Wednesday, November 27, 2019

benjamin bloom Essays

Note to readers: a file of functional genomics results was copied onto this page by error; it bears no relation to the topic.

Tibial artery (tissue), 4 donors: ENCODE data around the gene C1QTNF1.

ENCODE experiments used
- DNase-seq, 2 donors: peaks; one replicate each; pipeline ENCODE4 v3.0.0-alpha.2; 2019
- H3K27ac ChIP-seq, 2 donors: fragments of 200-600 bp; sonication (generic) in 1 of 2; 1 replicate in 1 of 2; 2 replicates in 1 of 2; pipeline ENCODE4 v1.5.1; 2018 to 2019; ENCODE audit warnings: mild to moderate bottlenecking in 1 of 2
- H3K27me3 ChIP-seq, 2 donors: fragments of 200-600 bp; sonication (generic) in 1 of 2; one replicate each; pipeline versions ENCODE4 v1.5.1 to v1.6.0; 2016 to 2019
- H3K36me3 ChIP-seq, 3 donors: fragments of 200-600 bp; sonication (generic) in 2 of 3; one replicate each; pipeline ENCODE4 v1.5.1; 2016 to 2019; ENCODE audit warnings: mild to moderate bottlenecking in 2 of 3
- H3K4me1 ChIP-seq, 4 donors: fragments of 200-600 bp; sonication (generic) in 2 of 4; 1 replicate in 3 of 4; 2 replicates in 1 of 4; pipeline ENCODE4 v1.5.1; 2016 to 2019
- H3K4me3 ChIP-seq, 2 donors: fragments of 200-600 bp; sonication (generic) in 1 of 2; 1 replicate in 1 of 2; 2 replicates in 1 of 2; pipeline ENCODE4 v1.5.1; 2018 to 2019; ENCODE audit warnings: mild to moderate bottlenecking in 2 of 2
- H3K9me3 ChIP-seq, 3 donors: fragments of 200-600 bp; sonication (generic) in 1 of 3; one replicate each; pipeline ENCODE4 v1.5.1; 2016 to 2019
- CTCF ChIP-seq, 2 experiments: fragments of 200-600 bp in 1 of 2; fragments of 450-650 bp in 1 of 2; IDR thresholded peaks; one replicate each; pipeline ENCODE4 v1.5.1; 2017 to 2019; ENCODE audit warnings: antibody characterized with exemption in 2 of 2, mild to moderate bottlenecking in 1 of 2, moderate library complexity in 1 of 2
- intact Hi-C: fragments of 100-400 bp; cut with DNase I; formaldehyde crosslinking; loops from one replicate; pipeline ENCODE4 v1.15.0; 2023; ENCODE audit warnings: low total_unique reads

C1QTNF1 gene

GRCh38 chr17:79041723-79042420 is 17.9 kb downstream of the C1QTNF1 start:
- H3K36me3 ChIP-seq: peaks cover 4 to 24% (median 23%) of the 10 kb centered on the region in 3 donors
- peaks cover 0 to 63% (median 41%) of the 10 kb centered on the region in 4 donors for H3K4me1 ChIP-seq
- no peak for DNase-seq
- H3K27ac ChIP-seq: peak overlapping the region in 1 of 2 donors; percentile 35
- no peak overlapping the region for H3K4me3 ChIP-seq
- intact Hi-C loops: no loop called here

benjamin bloom Essays benjamin bloom Essay benjamin bloom Essay Benjamin Bloom: The Development of American Education America is filled with a history of significant events that have taken place over time. Its interesting to learn how specific events, people, places or subjects have greatly influenced our history in ways that still impact our lives today. Because I really value history as a subject, I have enjoyed researching Benjamin Bloom and the findings of his impact on American Education. He made many great contributions in the area of education. A great deal of his research focused on the study of ducational objectives, many of which have been evaluated by numerous individuals, particularly teachers in the class room. His extraordinary findings grasped the attention of many and are still utilized today. Benjamin S. Bloom was a Jewish-American psychologist. He was born in Lansford, Pennsylvania on February 21, 1913. Bloom had attended the Pennsylvania State University where he obtained his bachelors and masters degree in 1935. Upon doing so, he then moved to the University of Chicago where he completed his Ph. D. n education in 1942 and served as a member of the Board of Examinations. In 1944, he was appointed as the Instructor of Educational Psychology. Bloom died at the age of eighty six at his home in Chicago on September 13, 1999. He was survived by his wife and two his two sons, David and Jonathan. Bloom was a well known educational theorist and teacher. Together with a group of cognitive psychologists at the University of Chicago, Bloom developed his theory on taxonomy and his book of Taxonomy of Educational Objectives Handbook 1: The Cognitive Domain was published in 1956. His theory of taxonomy however is his most significant work. It promoted the concept that any any given task favors one of three psychological domains; cognitive, affective, and psychomotor. The cognitive domain deals with the ability to process and utilize information in a meaningful way. The affective domain is concerned with the attitudes and feelings that result from the learning process. The psychomotor domain involves manipulative or physical skills. Similar to Abraham Maslow and his hierarchy of needs, Bloom believed that in each of his psychological domains there are levels of learning and an individual must be ble to perform at the lower level before they can advance. The cognitive domain involves both knowledge and the development of intellectual skills. In 1956, Bloom headed a group of educational psychologists who developed a classification of levels of intellectual behavior that are important to learning. Bloom discovered that over 95% of the test questions students encounter require them to think only at the lowest level possible. There are six major categories, starting from the simplest behavior to the most complex evaluation. This multi tiered odel of classifying thinking according to the six levels of complexity is known as Blooms Taxonomy. The levels provide a basis for questioning that ensures that the students progress to their highest level on understanding. The keywords listed after the definition represent some of that tasks that the student can accomplish in each of the categories. The first level in Blooms Taxonomy is Knowledge: Remembering or recognizing something previously encountered without necessarily understanding, using, or cnanglng It. some 0T tne Keynuoras tnat Tall unaer Knowledge are: aennes, escribes, identifies, knows, matches, names. The second level is known as Comprehension: Understanding the material being communicated without necessarily relating it to anything else. Some of the keywords that fall under this category are: distinguishes, estimates, explains, locate. The third tier is is called Application: Using general concepts to solve a problem. Some of the keywords that fall under application are: apply, demonstrate, interpret, sketch, solve. The fourth tier is called Analysis: The ability to break down material into its component parts. Keywords include: analyze, appraise, calculate, criticize, experiment, question. The fifth tier is called Synthesis: The ability to put parts together to form a new whole. Key words include: arrange, assemble, collect, construct, manage, plan, prepare. The last tier, but not at all the least important, is Evaluation: The ability to Judge that value of material for a given purpose. Keywords may include: argue, assess, Judge,predict, rate, value, evaluate. In ED 205, we only talked briefly about Bloom and his taxonomy. However, when you really pick it apart and analyze all the steps, you as a future teacher begin to nderstand and assess the value of it for your children and how it can change their learning experience. I personally value Blooms Taxonomy and I believe that it is a basic process that most people use to learn and remember a new concept. Almost all projects start with an idea where students are to create their own outline or idea and then evaluate and analyze that idea. Once the idea has been applied it will help the students understand the concept, which makes remembering it much easier. According to www. pro]ects. coe. uga. edu, While it should be noted that other ducational taxonomies and hierarchical systems have been developed, Blooms Taxonomy which remains, even after nearly fifty years, the de facto standard. More and more educators are beginning to use this as a method of classifying educational goals and objectives in their classroom. Blooms Taxonomy has also been used by researchers and administrators, old and new, at any level of education necessary. This is truly what gave Bloom the ambition to link his name to all of these terms that he created in his new invention, for th ey will always be a part of his legacy, a forever widely used critical thinking tool. In class we discussed why Blooms Taxonomy is a very helpful tool to use as you being to plan your own lessons as a teacher. Some teachers may argue that his taxonomy is no longer used in todays educational world because it is seen as ineffective. Everyone has their own arguments for different ideas. The fact that I am still learning about it today and can see the impact it can have on future educators and students such as myself, I know that this critical thinking strategy will always remain in my life as well as the lives of many others, no matter what their profession may be.